— Nerding out

Nerding Out with Gillian Anderson: On ‘Hannibal,' ‘The X-Files' and Sci-Fi IRL

Welcome to “Nerding Out,” a new interview series where we get down and nerdy with famous females we admire—deep-diving into their fandom universe, brainy side projects, and existential observations. For our first interview in the series, we were outrageously excited to get the one-and-only Gillian Anderson on the horn. Hannibal‘s Bedelia du Maurier aka Special Agent Scully spoke with us from Vancouver just as she was about to start shooting the upcoming reboot of the X-Files. I know, we’re freaking out too. So, let’s just cut right to the chase.

Even if it can skew disturbing, Hannibal (which just kicked off a new season) has such a beautiful aesthetic as a show. I was struck by one part in the season premiere, of you sinking into the water of the bathtub. 

Well, you know, often, there’s a big discrepancy between an audience’s experience of an aesthetic moment and what is actually transpiring on the day when you’re filming it. Because  in order to get an aesthetic moment, the actor or performer, whoever it is, by the nature of creating the moment, is having to subject themselves to things that are not necessarily that comfortable and certainly in no ways aesthetic in the moment. When you’re doing take after take half-naked around like, a crew, immersing yourself in water, the actual real experience of it does not resemble the aesthetic nature of it at all.


What were your favorite shots to film in the show?

Usually the fun stuff has less to do with action or beauty and more to do with interaction between characters. And so most fun stuff to do on Hannibal, for instance, are some of the crazy scenes I get to do with Mads [Mikkelson, who plays Hannibal] and other characters.

There’s a scene in the first episode where we have a guest for dinner, and I’m eating oysters and they’re eating…somebody…and that exchange between the three of us was a very fun scene to do. It was funny. It was fun to play with pushing the boundaries of the relationship.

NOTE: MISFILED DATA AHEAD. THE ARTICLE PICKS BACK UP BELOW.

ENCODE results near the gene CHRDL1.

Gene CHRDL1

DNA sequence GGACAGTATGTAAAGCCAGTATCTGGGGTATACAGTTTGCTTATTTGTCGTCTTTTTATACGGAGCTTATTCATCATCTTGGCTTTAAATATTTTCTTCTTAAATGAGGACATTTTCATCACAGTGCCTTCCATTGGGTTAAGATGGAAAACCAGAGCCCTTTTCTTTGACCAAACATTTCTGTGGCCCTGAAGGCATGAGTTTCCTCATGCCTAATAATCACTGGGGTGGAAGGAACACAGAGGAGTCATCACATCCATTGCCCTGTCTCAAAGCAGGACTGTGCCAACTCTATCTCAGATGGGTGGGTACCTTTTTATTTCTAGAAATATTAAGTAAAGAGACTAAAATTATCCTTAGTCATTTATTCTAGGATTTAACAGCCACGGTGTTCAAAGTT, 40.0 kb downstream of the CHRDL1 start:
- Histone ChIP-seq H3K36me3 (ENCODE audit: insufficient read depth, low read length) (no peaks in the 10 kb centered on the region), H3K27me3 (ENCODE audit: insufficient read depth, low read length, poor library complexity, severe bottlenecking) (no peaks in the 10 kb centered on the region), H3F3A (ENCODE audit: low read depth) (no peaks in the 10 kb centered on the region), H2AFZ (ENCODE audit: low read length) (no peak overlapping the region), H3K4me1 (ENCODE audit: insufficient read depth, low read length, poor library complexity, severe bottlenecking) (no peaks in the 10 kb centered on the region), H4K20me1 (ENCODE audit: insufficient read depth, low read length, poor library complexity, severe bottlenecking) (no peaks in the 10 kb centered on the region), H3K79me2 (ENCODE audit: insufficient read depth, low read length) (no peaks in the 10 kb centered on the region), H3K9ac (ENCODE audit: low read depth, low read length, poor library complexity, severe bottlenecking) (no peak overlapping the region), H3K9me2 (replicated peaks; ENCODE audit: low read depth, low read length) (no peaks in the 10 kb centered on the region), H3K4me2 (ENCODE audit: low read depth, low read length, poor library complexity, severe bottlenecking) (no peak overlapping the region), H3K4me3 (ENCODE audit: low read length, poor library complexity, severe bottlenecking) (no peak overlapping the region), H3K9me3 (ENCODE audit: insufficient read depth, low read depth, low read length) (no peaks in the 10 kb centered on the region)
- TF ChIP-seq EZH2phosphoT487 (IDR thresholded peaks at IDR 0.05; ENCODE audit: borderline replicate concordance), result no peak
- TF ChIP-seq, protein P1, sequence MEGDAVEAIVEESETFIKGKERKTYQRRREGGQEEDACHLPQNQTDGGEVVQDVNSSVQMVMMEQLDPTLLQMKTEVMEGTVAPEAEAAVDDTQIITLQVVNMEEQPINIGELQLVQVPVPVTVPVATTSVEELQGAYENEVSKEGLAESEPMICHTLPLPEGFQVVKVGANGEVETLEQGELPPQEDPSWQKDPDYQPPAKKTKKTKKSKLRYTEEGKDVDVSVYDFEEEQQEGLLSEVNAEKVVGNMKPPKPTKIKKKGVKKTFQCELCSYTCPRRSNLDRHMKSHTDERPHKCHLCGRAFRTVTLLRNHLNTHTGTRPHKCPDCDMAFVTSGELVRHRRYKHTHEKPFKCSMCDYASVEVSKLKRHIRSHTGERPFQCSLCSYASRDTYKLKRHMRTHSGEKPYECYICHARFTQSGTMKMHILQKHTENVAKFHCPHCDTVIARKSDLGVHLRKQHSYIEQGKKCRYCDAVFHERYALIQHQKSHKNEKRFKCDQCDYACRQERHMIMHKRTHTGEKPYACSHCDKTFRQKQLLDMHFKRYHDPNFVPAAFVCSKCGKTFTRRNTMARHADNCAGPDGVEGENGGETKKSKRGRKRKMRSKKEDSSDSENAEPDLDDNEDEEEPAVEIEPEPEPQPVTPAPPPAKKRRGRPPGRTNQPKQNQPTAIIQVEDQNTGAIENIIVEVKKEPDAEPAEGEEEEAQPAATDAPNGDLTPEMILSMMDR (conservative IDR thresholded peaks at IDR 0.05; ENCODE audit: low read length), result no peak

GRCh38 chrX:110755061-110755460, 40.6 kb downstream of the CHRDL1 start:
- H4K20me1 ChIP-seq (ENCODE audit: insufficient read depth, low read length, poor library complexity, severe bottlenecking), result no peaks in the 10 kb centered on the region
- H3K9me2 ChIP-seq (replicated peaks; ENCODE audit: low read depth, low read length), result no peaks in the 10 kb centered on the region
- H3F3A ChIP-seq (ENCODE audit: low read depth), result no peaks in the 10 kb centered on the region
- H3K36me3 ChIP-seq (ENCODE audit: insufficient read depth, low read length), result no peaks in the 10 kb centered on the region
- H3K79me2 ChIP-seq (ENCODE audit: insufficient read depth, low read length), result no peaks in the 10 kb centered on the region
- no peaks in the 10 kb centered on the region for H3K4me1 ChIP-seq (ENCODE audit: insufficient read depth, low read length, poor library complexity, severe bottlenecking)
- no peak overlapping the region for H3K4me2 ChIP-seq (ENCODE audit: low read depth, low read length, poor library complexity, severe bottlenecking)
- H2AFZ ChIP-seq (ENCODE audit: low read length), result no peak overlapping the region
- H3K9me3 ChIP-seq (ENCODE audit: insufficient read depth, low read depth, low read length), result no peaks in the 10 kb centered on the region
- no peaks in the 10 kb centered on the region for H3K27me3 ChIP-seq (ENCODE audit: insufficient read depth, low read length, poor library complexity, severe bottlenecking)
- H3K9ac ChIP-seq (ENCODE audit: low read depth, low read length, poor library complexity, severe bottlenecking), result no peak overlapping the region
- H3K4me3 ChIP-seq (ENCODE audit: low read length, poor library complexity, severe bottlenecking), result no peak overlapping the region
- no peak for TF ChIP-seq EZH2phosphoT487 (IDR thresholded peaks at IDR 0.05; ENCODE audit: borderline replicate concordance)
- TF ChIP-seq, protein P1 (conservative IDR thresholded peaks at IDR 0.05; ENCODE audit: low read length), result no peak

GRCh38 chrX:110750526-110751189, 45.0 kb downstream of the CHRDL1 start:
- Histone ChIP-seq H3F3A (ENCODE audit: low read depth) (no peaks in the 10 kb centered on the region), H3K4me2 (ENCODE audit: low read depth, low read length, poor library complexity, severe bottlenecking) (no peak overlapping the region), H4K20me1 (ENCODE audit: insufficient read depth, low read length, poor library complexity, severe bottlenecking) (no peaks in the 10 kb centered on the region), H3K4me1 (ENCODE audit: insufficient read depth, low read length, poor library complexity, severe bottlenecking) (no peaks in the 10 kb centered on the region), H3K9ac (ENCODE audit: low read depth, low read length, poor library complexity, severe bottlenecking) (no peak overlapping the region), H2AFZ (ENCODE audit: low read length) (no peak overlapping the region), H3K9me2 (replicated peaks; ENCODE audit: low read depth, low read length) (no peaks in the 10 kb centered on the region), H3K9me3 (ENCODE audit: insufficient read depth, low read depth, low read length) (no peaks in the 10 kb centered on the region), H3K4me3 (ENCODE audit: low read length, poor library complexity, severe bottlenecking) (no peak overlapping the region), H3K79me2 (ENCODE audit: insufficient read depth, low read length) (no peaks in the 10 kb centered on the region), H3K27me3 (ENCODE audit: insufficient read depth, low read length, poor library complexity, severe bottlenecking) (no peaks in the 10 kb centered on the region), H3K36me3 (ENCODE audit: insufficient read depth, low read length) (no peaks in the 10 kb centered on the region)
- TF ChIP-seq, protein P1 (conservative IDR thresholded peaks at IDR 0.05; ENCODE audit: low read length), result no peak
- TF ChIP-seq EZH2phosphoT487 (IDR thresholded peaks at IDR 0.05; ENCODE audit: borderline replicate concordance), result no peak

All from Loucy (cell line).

A lot of your roles  and the shows you’ve been on deal with darkness, or characters who are drawn towards darkness. Does the material have an impact on your life? Can you relate to that darkness or feel like you need to move away from it?

I’ve never been – knock wood – affected by the dark stuff I work on. Though, on the whole, there’s a lot of Hannibal I can’t watch. If I was watching it, I would have to fast forward to stuff that isn’t as gory as it can get on Hannibal. That’s when it would affect me, in the watching after the fact. In the doing of it — until this season, my character hasn’t been involved in the gory stuff. And what little I was involved in this season was tame enough that it didn’t give me nightmares.

What sort of stuff do you watch? What books are you reading?

I watch a lot of independent stuff, I watch foreign films. What I’ve seen recently is one of my favorites, an Argentinian film called Wild Tales, that is executive produced by [Pedro] Almodovar and extraordinarily directed. And extremely funny and thrilling and very, very, very good. And I usually have five books going at one time, but I’ve been writing lately so I can’t really remember what they are.

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